Do Your Part! Illegally Download Scientific Papers

Jesse Singal requested this shoop, and I delivered. After all, who's downloading pirated papers? Everyone. (I've uploaded this to Redbubble if you'd like a poster—of course, you can just as well pirate it.)

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  1. The writers of scientific papers are not paid by the journals. The research is not paid for by the journals. The peer reviewers aren't always paid. The journals now don't even have to pay for printing if they don't feel like it. The ONLY reason access to papers is so costly seems to me is essentially because institutions can afford them and the market will bear it.

    What am I missing?

  2. d_r says:

    I edit an open-access, no-fees journal, but we couldn't do it without institutional support and some pretty serious time donation, and couldn't do it if we weren't tiny. Among the things that cost money are the hosting and indexing fees, the printing and distribution if you're a print journal, copy editing, costs involved in publicising/advertising your journal both to scientists (this often takes the form of having a conference presence or even helping to sponsor/subsidize the conference) and to libraries, and just general clerical/administrative costs. While this doesn't get you to justifying Kluwer-level journal costs, the common narrative that all the hard work is done for free is not reality-based.

  3. I never said proposed a fee free model. I'm asking why in a world of publishing the prices for this specific corner are so extortionary. I have better, cheaper access to Cigar Aficionado than Science and the latter probably has wider circulation. I'm also making it clear to everyone that scientists are not paid by journals, because this is a misconception that I've encountered before.

  4. The extended implications.

    All of science is built by standing on the shoulders of those who came before. Scientists traditionally give their work to the world for free, but this isn't purely altruistic. In part, it's a pay-it-forward deal; giving your work away is the price you agree to pay in return for the free usage of the science of the past.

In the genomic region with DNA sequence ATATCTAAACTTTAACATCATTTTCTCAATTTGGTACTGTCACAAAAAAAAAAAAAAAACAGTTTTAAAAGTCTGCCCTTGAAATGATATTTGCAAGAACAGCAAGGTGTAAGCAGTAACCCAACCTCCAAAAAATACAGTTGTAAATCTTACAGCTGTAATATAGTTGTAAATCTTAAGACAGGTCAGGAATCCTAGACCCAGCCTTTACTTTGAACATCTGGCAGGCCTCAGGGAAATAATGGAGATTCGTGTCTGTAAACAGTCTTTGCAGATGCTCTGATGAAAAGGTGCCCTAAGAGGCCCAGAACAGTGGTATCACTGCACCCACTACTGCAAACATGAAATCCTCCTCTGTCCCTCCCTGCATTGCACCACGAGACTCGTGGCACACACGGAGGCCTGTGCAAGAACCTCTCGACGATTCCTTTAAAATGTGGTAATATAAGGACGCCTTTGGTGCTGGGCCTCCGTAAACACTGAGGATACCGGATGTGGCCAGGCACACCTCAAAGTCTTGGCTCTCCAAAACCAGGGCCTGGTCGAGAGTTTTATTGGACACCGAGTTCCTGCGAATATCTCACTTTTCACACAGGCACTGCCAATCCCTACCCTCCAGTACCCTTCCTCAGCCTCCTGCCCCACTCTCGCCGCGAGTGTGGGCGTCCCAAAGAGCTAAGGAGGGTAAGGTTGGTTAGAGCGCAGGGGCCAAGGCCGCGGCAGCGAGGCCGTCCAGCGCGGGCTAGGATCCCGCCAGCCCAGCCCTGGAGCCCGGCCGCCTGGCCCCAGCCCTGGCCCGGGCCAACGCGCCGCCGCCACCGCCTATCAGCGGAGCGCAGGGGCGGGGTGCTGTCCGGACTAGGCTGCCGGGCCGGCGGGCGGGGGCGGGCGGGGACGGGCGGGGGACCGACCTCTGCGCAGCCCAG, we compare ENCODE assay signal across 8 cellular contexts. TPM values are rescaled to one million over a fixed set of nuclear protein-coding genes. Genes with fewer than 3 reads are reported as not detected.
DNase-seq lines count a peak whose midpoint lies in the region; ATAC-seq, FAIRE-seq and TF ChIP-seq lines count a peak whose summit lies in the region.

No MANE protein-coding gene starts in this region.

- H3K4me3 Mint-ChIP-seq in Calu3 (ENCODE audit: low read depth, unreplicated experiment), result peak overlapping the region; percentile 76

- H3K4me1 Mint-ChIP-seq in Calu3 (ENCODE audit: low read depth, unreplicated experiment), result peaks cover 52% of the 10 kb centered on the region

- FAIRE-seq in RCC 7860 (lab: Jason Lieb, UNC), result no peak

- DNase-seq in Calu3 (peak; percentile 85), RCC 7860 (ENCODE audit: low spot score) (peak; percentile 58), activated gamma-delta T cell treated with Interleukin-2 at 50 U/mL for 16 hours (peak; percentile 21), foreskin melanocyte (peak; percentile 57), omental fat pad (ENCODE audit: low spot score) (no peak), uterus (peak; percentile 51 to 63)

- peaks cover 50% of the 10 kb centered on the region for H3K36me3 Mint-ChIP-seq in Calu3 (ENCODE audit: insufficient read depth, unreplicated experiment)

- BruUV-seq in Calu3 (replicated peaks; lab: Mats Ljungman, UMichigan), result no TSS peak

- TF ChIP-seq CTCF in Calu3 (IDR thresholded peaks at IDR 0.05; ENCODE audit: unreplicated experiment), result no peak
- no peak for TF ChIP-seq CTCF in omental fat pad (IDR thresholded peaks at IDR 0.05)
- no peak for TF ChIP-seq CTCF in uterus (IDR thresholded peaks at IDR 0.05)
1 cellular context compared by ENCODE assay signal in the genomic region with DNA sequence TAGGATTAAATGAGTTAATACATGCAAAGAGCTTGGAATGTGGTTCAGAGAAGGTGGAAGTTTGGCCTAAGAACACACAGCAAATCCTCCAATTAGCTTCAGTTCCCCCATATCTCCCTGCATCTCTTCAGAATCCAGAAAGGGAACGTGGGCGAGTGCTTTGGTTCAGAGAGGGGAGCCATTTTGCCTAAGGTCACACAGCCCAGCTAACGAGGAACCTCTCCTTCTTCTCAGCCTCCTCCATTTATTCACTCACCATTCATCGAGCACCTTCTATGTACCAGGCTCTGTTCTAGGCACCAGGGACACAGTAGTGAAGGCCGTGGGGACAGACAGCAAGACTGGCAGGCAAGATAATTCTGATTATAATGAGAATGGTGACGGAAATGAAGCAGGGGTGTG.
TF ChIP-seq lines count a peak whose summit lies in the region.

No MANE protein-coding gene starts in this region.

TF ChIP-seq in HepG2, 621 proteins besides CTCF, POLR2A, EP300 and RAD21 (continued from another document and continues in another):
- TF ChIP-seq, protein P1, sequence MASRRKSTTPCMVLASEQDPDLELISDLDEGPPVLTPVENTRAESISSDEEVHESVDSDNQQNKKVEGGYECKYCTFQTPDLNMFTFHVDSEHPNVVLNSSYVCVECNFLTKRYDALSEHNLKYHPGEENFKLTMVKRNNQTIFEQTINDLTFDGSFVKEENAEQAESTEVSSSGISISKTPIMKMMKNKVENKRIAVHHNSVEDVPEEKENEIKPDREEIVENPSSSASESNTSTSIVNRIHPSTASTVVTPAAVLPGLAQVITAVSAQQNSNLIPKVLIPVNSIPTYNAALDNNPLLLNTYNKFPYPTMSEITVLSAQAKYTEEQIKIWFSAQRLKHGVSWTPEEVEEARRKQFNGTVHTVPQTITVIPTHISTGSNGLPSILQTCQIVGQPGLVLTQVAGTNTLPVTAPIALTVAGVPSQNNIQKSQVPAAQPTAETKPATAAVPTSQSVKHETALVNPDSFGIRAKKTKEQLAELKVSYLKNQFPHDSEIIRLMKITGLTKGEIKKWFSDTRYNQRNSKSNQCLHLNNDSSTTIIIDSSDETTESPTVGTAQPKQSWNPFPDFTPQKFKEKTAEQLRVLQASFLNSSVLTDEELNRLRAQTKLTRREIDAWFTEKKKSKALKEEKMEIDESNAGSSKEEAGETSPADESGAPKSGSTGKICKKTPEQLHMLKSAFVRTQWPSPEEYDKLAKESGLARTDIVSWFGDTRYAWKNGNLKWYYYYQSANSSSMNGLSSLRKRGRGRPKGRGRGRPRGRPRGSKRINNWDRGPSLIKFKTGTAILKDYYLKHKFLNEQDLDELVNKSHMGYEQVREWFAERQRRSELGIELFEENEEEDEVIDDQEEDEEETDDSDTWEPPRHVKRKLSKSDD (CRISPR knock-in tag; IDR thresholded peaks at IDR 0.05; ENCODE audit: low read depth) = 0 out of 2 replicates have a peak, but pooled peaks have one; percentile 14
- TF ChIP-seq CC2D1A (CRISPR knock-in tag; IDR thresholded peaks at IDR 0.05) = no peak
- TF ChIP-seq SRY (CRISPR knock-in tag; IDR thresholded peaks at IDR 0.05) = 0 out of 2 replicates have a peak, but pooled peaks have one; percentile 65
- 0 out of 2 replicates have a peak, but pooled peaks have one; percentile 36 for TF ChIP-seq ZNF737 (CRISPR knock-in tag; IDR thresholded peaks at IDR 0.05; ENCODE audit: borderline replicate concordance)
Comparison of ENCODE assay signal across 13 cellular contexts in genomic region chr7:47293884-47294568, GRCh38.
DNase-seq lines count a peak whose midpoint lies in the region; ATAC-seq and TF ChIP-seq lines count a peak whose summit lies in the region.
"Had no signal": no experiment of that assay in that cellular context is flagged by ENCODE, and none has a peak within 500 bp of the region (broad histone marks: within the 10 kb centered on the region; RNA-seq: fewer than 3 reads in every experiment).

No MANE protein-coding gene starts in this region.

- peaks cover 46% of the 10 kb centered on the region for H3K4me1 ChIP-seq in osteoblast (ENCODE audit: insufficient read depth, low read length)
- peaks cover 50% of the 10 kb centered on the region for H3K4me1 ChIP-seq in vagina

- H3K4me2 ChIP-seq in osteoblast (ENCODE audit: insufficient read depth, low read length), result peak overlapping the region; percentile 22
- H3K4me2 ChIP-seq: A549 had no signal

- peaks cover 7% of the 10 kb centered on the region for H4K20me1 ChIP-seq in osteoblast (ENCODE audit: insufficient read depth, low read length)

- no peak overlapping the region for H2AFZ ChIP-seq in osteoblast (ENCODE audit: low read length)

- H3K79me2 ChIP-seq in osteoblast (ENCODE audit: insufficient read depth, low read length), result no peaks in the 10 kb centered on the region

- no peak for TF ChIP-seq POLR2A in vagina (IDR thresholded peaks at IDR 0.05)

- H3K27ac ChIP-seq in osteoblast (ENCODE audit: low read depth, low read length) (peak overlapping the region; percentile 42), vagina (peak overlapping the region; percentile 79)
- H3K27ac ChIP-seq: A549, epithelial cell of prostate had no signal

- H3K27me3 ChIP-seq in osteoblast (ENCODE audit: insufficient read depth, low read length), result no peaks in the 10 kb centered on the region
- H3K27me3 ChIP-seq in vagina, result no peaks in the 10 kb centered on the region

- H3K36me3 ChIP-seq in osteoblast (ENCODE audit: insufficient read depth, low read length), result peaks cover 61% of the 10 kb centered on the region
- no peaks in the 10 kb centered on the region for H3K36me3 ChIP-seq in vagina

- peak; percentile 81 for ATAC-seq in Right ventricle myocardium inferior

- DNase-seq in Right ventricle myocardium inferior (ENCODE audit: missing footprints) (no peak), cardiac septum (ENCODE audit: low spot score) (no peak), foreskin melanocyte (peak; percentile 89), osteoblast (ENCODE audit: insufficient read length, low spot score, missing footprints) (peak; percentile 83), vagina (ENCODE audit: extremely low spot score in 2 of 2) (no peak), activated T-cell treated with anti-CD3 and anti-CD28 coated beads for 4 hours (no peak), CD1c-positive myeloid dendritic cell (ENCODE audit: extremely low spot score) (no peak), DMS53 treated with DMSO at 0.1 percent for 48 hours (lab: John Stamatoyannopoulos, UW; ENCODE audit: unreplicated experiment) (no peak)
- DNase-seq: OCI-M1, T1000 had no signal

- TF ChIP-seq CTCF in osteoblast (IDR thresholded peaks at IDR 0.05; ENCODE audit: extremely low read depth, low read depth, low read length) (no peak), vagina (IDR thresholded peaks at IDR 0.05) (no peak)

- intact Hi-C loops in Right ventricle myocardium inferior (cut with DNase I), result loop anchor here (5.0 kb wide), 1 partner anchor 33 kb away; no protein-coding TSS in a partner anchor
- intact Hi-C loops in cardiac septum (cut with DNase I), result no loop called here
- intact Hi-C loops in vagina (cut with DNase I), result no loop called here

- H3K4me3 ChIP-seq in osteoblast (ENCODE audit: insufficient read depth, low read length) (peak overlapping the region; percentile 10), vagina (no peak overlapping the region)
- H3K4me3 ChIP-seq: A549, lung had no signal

Closed-access for-profit journals fundamentally violate this ethos. Even if they were run ethically, they would still be objectionable.

    But they aren't run ethically. Corruption scandals amongst the for-profit journals are routine and increasing; see http://www.badscience.net/2009/05/elsevier-get-into-fanzines/ for an example. In the medical sciences especially, this corruption has literally murderous consequences.

    Beyond that, for-profit journals create many bad externalities. Academic institutions in the developing world cannot afford them; this in turn cripples the ability of local researchers to respond to the medical, environmental and social problems of which their communities have the most intimate knowledge. The resulting suppression of academia and brain-drain of local scientists towards the developed world further damages their societies.

    For-profit journals also increase the tendency towards sensationalism, the neglect of replication and the bias against publishing negative results.

    Although there is some cost involved in journal production, almost all of the work is done at the expense of unpaid junior academics. Not just the writing and reviewing; these days, academics have to do the bulk of the typesetting themselves as well. Journal submission processes are nightmarish; getting a manuscript into an "acceptable" format takes days of work, and uploading a submission often requires hours.

    It is entirely within the technological ability of 21st century humanity to create a single database, paired with an excellent search engine, that includes the full text of every single academic paper that has ever been published, and to make this database freely available to every person in the world. If the cost were shared amongst academic institutions worldwide, the expense would be trivial.

    Doing this would constitute the greatest advance in the dissemination of human knowledge since the Gutenberg press. The only reason why we can't do it is because a bunch of hugely profitable rent-extracting parasites are squatting on top of an unearned mountain of copyrights.

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